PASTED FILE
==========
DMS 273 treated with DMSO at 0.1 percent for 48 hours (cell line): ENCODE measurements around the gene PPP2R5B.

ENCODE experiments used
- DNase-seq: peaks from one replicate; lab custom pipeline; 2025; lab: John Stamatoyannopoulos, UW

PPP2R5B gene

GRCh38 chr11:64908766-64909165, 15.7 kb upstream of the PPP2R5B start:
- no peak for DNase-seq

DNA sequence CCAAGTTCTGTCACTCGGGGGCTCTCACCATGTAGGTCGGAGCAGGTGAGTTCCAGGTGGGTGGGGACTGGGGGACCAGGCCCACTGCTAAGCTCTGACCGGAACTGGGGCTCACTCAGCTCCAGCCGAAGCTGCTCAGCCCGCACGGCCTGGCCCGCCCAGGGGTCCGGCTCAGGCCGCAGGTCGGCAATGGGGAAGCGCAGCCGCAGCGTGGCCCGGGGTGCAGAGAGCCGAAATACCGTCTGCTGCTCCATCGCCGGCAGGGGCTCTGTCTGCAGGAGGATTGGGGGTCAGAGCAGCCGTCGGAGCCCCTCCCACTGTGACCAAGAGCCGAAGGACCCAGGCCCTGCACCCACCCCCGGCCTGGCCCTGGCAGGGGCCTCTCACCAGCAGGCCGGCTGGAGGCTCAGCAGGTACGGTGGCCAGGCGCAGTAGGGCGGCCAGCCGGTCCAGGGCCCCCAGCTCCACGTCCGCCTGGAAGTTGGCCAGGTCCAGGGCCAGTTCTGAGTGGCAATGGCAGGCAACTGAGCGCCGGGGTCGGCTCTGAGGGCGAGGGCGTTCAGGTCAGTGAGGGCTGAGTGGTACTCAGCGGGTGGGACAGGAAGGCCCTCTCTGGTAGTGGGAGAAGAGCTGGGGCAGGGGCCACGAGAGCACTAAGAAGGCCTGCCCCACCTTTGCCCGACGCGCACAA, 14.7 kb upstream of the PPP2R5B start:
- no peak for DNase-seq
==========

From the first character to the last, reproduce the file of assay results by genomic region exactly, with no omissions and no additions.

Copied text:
DMS 273 treated with DMSO at 0.1 percent for 48 hours (cell line): ENCODE measurements around the gene PPP2R5B.

ENCODE experiments used
- DNase-seq: peaks from one replicate; lab custom pipeline; 2025; lab: John Stamatoyannopoulos, UW

PPP2R5B gene

GRCh38 chr11:64908766-64909165, 15.7 kb upstream of the PPP2R5B start:
- no peak for DNase-seq

DNA sequence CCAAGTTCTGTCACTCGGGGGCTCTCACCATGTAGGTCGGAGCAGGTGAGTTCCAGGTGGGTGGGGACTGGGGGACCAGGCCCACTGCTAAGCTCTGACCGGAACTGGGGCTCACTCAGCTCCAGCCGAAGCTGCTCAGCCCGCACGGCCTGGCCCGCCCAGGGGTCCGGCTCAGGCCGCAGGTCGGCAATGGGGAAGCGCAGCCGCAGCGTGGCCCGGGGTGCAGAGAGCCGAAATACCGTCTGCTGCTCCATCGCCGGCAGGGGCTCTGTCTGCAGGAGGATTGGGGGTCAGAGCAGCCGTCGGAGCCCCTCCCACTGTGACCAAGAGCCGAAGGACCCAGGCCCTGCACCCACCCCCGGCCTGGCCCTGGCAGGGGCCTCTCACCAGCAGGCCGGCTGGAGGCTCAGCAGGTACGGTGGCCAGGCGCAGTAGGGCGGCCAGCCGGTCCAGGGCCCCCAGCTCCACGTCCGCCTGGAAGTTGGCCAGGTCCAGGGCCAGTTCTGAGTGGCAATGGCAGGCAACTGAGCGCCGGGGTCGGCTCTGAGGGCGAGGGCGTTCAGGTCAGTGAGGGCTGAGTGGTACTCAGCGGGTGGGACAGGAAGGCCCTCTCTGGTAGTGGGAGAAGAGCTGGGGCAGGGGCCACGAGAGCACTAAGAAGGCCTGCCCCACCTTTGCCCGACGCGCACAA, 14.7 kb upstream of the PPP2R5B start:
- no peak for DNase-seq